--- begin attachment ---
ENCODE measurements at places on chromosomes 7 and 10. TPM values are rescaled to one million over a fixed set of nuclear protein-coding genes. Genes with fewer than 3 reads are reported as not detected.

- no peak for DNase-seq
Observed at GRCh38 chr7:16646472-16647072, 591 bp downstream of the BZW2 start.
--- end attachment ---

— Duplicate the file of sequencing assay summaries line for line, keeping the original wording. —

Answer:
ENCODE measurements at places on chromosomes 7 and 10. TPM values are rescaled to one million over a fixed set of nuclear protein-coding genes. Genes with fewer than 3 reads are reported as not detected.

- no peak for DNase-seq
Observed at GRCh38 chr7:16646472-16647072, 591 bp downstream of the BZW2 start.